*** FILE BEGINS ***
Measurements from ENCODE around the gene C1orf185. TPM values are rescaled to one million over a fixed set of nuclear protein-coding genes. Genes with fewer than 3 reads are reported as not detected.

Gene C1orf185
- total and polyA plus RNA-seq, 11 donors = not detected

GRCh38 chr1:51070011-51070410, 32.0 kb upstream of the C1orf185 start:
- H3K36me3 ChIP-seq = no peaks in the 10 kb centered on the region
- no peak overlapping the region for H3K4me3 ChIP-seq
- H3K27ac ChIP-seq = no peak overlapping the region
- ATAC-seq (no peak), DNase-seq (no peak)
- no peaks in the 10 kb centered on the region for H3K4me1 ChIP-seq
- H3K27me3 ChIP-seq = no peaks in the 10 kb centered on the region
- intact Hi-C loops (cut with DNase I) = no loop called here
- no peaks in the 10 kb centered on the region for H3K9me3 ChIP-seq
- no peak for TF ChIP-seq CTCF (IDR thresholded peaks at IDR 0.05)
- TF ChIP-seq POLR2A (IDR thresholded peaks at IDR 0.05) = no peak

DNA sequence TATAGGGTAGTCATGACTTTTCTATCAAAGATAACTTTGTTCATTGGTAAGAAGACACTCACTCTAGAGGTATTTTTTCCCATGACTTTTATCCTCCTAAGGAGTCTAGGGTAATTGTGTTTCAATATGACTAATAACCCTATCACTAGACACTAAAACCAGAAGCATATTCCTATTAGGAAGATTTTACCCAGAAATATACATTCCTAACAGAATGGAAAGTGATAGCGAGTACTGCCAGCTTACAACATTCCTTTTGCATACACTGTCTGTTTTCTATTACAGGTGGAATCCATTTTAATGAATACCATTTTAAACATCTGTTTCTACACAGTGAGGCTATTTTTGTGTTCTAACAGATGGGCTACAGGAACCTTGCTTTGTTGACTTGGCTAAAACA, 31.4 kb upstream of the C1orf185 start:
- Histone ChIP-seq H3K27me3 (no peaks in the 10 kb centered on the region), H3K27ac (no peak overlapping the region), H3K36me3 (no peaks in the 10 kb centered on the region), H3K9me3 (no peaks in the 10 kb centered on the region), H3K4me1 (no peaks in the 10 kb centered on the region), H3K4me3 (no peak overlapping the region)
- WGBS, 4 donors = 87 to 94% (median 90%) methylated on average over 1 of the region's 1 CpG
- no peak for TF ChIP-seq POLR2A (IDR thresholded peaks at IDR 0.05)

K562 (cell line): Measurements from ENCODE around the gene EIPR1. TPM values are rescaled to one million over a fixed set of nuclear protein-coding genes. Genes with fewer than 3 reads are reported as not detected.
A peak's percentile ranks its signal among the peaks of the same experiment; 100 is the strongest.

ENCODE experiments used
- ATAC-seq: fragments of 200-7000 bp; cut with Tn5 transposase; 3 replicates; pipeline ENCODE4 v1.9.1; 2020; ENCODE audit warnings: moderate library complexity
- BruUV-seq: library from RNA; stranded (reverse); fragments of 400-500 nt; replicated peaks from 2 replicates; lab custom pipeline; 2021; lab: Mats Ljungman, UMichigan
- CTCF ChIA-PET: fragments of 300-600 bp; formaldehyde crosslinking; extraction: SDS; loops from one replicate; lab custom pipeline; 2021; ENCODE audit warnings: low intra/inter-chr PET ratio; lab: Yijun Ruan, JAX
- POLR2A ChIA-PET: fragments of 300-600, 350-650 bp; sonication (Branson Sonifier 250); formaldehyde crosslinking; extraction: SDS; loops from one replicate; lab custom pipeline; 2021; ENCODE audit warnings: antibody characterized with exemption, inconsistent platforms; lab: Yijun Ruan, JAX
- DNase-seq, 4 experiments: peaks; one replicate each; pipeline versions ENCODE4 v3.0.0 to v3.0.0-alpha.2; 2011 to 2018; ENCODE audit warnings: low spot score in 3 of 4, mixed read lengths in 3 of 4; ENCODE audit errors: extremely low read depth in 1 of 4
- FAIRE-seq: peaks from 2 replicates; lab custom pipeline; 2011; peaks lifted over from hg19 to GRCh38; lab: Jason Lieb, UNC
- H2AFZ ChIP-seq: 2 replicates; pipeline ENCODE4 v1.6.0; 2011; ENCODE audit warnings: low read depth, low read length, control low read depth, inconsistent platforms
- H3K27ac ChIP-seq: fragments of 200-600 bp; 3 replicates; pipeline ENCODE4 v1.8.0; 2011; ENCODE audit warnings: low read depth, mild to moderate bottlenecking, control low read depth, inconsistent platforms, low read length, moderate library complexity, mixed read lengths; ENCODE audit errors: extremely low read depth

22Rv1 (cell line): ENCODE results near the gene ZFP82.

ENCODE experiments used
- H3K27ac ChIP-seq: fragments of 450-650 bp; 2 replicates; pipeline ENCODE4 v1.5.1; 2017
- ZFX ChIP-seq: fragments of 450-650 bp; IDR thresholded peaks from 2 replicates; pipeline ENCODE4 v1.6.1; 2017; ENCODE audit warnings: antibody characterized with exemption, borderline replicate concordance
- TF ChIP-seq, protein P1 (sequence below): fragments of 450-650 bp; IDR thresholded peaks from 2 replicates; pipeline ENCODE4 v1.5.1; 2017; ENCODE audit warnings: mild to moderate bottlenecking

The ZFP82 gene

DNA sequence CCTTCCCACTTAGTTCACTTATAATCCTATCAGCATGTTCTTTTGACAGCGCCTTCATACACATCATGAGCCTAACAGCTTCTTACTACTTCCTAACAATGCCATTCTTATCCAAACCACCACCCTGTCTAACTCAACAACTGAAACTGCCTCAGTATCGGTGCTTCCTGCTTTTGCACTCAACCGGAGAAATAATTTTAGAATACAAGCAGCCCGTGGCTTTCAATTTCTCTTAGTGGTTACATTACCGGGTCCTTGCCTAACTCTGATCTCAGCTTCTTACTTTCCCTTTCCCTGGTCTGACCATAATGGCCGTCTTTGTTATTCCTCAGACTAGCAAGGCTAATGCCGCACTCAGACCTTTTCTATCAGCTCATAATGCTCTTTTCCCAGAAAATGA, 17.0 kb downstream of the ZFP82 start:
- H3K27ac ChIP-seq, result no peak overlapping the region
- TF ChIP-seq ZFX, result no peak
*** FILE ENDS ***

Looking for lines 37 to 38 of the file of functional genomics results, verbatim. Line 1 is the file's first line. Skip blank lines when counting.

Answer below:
- H3K27ac ChIP-seq, result no peak overlapping the region
- TF ChIP-seq ZFX, result no peak